The contraction in the liquefied natural gas (LNG) market and the reduction in OPEC's crude supply have led the world to "the first truly global energy crisis," Fatih Birol, executive director of the International Agency for Energy, warned on Tuesday. the Energy (IEA).
Rising world prices for various energy sources, including oil, natural gas and coal, are hitting consumers who are already coping with rising food and service inflation.
In this context, the greater imports of LNG to Europe in the midst of the crisis due to the war in Ukraine and a possible rebound in Chinese appetite for fuel will contribute to a scarcity of resources in the market, since next year only 20,000 million will be added cubic meters of new capacity, he said from the Singapore International Energy Week.
Added to this is the recent decision by OPEC and its allies to cut two million barrels of production per day, a "risky" measure since the institution expects demand to grow by the same amount this year. "Several economies around the world are on the verge of a recession, if we are not talking about a global recession... This decision seems really unfortunate to me," he stressed.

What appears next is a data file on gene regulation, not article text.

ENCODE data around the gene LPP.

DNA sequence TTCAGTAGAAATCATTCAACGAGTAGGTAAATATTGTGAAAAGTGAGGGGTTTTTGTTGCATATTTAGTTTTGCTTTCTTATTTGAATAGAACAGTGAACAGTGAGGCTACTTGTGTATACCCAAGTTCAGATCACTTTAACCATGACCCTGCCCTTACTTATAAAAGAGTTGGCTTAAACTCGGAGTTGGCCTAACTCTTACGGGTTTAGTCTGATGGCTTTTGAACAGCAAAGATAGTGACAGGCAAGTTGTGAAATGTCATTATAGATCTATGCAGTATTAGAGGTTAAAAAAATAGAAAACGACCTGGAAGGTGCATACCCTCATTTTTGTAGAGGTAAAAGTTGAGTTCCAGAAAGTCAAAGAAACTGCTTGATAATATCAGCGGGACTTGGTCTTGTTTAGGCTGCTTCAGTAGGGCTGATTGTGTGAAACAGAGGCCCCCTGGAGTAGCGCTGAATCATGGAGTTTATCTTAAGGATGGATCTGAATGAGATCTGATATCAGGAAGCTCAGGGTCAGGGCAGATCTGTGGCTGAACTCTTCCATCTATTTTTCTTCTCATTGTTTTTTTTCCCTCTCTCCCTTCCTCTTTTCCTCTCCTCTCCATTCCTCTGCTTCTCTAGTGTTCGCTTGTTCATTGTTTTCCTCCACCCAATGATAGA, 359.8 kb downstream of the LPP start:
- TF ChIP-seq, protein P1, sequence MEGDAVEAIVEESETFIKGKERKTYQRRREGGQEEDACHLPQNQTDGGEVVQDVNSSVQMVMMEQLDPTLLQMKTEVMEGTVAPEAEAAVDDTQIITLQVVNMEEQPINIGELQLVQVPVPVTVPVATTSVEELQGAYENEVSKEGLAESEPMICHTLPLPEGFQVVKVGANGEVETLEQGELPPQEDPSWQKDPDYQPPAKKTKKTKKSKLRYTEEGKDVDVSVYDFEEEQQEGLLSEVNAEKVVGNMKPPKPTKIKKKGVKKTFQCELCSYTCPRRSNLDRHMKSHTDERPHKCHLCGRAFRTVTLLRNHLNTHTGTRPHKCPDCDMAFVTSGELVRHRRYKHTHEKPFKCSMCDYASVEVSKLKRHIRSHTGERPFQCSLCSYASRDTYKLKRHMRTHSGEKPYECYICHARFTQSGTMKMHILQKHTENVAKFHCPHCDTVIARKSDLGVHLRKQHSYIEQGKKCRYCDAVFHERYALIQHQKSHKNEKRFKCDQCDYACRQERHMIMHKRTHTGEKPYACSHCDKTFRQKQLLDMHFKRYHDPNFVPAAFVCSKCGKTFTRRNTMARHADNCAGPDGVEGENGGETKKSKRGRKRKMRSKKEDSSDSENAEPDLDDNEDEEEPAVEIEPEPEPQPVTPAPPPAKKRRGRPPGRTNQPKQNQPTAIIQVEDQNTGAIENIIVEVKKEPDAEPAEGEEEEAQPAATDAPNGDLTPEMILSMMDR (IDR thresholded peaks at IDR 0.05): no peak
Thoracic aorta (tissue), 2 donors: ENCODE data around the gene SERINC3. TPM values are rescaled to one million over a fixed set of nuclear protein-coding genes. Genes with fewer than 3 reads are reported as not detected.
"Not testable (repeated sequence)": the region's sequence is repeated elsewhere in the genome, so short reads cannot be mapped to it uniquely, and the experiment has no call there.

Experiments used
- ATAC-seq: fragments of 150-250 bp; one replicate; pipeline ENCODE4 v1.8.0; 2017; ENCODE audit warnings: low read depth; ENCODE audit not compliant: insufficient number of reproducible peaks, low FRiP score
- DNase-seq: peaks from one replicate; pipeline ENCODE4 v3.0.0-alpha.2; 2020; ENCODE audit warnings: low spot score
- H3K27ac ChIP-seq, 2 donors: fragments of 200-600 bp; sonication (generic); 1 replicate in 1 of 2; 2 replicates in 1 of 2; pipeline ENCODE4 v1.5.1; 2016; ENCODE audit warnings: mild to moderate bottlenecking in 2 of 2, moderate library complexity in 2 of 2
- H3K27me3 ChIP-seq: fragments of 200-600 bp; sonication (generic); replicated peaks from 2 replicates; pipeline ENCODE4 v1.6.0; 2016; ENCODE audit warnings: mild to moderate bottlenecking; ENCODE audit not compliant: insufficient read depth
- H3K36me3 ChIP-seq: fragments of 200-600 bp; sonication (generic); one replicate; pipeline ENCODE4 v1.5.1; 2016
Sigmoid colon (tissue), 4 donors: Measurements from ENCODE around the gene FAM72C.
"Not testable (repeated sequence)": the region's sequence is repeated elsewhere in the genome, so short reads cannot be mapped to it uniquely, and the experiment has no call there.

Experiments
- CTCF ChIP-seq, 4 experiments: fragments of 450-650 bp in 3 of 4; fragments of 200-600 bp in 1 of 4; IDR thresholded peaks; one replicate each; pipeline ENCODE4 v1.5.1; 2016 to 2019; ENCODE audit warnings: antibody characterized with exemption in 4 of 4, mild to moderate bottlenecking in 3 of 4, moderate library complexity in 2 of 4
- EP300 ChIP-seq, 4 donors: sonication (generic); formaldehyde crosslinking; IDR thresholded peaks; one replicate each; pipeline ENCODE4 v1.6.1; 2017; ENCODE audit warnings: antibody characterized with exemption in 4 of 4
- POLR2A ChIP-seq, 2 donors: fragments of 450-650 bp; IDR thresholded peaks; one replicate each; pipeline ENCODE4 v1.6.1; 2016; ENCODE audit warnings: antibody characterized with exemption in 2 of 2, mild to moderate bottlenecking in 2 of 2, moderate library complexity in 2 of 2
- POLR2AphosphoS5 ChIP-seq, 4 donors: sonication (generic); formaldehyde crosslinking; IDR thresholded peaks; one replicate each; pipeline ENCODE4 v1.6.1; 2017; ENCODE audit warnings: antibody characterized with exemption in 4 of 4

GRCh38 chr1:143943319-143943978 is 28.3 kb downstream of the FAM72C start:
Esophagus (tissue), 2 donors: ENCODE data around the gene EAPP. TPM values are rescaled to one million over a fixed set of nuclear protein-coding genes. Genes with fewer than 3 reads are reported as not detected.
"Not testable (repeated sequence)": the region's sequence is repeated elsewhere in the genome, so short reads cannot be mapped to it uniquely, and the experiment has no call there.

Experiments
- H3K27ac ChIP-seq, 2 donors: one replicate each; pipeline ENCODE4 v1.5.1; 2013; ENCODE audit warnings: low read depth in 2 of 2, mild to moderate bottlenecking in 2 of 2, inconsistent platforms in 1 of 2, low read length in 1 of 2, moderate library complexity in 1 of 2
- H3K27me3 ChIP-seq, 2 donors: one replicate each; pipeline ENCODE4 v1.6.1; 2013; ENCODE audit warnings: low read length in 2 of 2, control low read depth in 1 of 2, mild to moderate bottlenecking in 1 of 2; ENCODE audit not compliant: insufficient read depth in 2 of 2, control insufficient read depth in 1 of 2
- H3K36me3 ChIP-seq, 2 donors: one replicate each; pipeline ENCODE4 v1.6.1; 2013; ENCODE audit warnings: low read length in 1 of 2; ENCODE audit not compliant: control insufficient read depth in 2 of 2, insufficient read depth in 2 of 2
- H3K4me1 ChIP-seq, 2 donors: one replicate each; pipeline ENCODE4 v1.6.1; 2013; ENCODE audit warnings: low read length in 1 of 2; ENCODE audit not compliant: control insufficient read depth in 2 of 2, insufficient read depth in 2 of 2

Thus, the world will continue to need Russian oil to meet demand. According to their figures, if 10% or 20% of Russian crude is withdrawn from the market, it will still allow demand to be covered.
High prices and the possibility of rationing are a factor to be taken into account among European consumers, who are preparing to enter winter. Europe can get through this winter, albeit with a wound, if the weather continues to be moderate, Birol predicted.
As an alternative to the current situation, the director of the OECD agency has pointed out that the energy crisis can be a turning point to accelerate clean energy sources and to form a sustainable and secure energy system. "Energy security is the number one driver of the energy transition," he said.